Anyone familiar with destroyer operations in World War II will know that destroyers began gradually taking on a larger number of responsibilities from their originally designed purpose of being “torpedo boat destroyers.” Apart from their original anti-surface warfare role, the “tin cans” saw further enhancements, not only to their main battery but also to their anti-air and anti-submarine capabilities as technology improved during the interwar years and into the conflict. Thus, a book about the various weaponry used by destroyers might be interesting…except Destroyer Weapons of World War 2 by Peter Hodges and Norman Friedman falls somewhat short.
For one thing, the title itself is misleading. It implies a broad examination of weapons used by destroyers throughout the world’s navies at the time. However, in reality, it only covers British and American destroyer weapons. A more accurate title might be British and American Destroyer Weapons of World War 2.
The book is essentially composed of two parts. The first half, written by Peter Hodges, is on British Royal Navy destroyers and their weapons and sensors. The second half of the book, written by Norman Friedman, focuses on U.S. Navy destroyers and their associated weapons and sensors.
What is immediately noticeable is that there is a marked difference in the writing and details provided by the two authors. Hodges uses more headings and divides the narrative into sections discussing different destroyer classes and their different weapons. He also provides more technical drawings identifying the various components of weapons. In contrast, Friedman’s writing, much like his other works, is more of a continuous narrative. He does discuss the destroyer classes individually, but the discussion of their weapons and sensor arrangements are blended together into the narrative. Personally, I prefer Hodges’ style of writing a bit more over Friedman’s. It’s easier to follow and more logically laid out.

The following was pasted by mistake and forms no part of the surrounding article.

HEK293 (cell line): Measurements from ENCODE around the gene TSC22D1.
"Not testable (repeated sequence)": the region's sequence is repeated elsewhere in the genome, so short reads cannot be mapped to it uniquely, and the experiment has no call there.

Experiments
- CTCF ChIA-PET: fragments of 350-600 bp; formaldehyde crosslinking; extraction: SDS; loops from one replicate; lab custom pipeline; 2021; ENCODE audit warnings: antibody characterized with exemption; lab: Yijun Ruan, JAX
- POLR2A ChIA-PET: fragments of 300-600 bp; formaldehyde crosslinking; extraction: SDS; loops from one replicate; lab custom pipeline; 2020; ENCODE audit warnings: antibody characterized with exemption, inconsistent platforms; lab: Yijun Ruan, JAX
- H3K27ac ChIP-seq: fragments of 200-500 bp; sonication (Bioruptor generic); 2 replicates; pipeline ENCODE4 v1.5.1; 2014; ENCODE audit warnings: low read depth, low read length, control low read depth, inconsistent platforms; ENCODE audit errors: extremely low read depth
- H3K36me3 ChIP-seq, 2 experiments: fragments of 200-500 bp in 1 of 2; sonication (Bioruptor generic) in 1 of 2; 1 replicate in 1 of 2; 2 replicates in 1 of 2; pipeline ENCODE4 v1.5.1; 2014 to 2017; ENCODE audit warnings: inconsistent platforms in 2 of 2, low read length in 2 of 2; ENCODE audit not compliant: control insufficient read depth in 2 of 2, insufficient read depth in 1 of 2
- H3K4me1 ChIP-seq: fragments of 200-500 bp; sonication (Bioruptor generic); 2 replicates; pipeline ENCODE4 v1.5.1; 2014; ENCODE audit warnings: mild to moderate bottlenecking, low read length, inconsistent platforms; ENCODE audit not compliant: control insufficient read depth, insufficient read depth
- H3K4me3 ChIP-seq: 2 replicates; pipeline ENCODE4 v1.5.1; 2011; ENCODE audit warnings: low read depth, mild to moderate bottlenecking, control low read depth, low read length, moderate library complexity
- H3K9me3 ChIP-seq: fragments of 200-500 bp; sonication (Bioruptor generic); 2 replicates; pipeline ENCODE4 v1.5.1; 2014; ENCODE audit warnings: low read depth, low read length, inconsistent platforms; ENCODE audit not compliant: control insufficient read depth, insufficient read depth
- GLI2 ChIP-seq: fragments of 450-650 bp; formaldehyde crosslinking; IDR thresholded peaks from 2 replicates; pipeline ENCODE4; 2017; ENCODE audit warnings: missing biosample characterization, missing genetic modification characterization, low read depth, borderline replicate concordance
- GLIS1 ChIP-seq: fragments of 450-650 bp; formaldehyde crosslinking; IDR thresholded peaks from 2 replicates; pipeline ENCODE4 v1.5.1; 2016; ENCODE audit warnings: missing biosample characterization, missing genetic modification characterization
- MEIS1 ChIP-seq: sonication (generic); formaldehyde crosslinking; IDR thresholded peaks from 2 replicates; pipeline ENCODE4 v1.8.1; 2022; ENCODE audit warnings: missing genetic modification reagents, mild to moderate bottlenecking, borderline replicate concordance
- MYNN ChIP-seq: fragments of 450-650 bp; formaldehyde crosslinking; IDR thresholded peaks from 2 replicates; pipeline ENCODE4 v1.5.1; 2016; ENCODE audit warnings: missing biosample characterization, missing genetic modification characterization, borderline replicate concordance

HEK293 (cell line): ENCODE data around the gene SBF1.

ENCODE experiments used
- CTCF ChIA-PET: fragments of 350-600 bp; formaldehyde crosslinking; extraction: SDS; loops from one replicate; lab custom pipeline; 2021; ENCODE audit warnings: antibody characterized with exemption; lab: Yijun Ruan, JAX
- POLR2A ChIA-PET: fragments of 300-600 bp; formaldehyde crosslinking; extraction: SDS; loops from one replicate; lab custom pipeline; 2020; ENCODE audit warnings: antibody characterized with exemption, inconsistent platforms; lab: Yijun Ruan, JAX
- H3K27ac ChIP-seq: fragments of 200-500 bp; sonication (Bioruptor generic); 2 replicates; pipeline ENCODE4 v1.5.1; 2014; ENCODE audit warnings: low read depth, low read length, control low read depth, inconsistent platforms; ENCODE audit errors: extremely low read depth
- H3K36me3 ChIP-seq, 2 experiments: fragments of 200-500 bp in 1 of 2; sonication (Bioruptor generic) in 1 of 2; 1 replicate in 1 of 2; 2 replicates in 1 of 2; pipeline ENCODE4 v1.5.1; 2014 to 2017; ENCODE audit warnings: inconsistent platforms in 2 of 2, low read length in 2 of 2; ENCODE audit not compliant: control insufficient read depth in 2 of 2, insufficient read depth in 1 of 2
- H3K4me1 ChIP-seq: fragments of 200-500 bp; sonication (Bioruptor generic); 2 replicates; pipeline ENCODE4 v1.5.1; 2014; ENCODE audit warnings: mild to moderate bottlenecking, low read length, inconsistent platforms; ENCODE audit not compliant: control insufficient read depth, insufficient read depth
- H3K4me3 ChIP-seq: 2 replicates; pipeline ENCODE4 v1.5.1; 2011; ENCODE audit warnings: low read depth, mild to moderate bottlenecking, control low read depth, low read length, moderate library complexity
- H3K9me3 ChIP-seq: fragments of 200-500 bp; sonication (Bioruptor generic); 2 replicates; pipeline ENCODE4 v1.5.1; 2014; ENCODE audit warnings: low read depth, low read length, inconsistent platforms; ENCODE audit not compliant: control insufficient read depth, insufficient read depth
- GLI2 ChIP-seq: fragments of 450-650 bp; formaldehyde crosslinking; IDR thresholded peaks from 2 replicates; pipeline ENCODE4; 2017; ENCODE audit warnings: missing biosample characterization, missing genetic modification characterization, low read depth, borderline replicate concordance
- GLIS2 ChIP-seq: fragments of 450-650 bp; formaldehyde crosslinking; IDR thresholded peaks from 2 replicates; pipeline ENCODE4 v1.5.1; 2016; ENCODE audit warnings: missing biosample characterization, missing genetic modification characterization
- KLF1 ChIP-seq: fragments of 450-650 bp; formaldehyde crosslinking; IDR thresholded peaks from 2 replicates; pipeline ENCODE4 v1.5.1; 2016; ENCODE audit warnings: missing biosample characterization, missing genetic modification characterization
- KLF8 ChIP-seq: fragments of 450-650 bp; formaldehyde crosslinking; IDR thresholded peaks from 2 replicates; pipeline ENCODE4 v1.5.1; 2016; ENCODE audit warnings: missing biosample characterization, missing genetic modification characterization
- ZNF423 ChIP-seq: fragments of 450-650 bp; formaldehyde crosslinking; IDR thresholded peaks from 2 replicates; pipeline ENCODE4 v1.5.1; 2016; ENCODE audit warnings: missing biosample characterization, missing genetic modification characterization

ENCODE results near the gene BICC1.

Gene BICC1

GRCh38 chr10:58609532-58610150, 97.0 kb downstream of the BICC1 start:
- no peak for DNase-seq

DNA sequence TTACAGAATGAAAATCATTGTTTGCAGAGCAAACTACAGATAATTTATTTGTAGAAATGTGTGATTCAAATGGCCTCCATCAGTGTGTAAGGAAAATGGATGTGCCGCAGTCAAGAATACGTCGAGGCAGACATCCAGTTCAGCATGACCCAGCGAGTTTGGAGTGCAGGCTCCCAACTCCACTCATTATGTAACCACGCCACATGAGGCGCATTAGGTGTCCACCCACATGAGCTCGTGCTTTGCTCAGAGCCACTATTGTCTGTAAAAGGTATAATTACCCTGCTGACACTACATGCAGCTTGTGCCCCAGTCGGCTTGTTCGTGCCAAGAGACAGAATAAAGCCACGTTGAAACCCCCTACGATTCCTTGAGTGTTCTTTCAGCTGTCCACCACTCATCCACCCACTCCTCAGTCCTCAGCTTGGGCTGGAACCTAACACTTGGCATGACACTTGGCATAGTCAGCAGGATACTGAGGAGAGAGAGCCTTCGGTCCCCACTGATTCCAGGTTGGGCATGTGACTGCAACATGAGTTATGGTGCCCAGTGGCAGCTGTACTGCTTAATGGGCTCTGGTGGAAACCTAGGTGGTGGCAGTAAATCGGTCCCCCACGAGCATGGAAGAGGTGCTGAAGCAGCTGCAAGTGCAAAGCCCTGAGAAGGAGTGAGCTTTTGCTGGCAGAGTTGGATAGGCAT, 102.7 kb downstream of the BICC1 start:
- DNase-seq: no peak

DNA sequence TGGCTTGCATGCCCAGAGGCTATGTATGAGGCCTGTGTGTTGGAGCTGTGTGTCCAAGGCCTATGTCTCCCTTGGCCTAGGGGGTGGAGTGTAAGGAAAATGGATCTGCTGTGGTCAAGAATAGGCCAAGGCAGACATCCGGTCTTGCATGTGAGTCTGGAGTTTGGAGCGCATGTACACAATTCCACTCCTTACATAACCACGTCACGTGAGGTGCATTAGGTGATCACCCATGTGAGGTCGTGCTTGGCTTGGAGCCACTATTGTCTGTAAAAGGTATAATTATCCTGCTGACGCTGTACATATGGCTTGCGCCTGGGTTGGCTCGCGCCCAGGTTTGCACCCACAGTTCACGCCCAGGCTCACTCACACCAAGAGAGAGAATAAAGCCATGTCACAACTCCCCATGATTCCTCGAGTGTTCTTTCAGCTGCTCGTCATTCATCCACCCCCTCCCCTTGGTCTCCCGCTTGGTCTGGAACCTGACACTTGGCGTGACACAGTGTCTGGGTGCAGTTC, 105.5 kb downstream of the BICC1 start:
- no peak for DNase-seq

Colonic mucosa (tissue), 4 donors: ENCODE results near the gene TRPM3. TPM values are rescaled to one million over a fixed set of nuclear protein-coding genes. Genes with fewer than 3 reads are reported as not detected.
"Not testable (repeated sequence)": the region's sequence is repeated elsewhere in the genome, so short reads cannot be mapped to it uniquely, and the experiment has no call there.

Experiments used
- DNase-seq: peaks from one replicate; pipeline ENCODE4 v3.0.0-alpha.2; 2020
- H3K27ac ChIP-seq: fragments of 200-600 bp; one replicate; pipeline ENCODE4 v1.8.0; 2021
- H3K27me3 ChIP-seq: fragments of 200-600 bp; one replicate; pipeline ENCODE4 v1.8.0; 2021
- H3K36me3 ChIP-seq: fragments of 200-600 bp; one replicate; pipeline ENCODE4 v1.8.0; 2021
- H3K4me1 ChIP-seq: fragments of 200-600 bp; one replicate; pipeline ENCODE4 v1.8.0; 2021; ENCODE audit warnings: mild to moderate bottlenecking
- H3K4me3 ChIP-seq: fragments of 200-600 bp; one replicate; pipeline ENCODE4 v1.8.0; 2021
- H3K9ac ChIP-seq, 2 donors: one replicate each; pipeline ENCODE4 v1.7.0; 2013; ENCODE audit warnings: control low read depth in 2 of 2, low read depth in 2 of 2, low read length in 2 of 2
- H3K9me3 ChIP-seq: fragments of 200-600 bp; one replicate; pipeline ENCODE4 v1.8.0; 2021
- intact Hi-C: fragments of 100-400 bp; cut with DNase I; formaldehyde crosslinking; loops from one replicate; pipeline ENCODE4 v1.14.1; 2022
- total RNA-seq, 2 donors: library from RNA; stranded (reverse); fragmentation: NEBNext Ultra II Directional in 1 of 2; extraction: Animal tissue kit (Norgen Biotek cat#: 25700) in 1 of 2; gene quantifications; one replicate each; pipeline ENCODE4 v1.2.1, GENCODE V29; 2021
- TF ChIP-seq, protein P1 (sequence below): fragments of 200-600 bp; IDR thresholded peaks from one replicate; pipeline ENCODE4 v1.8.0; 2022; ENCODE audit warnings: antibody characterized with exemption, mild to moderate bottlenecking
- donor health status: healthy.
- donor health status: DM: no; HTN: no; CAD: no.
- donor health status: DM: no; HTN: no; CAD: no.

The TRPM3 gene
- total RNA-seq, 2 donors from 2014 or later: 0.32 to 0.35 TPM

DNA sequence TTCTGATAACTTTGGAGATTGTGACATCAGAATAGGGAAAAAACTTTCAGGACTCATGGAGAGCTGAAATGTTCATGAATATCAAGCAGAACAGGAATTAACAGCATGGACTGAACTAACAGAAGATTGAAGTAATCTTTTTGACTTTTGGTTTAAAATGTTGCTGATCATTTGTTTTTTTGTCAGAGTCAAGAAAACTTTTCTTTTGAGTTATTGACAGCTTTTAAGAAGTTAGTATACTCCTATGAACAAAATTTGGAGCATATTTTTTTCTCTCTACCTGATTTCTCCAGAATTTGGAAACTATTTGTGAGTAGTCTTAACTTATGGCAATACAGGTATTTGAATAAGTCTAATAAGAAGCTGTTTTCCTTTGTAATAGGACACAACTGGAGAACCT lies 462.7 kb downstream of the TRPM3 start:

My biggest issue with this book is that while the writing itself contains sufficient technical details, as you would expect from these authors, it’s a bit skimpy. The book comes in at less than 200 pages. Yes, it’s strangely very short. I wouldn’t say that the book is a bad read, but having already read Norman Friedman’s excellent design history on U.S. destroyers, I expected a far more substantial narrative. Not much is said about the development of these weapons (and sensors), nor of how they performed in combat, apart from the fact that the sailors identified deficiencies in some areas and requested some upgrades, modifications, or a completely new design. As a result, much of the narrative examines how the destroyers were upgraded over their careers. This basically amounts to “____ destroyer received ____ number of (insert weapon) by this time in the war.” In short, very little evaluation is given and this book clearly stands as more of a design history rather than an operational history. The problem is that even the portions of the design history are short.
In summation, the book’s title is rather misleading. For authors who are experts in their fields, the writing itself is above-average, but unfortunately, the content provided is pretty cursory. It leaves the reader expecting more details, but the book comes off as more of an overview than an in-depth history of destroyer weaponry. I suppose the short page count should’ve been a giveaway.
Rating: 3 out of 5 (Above average).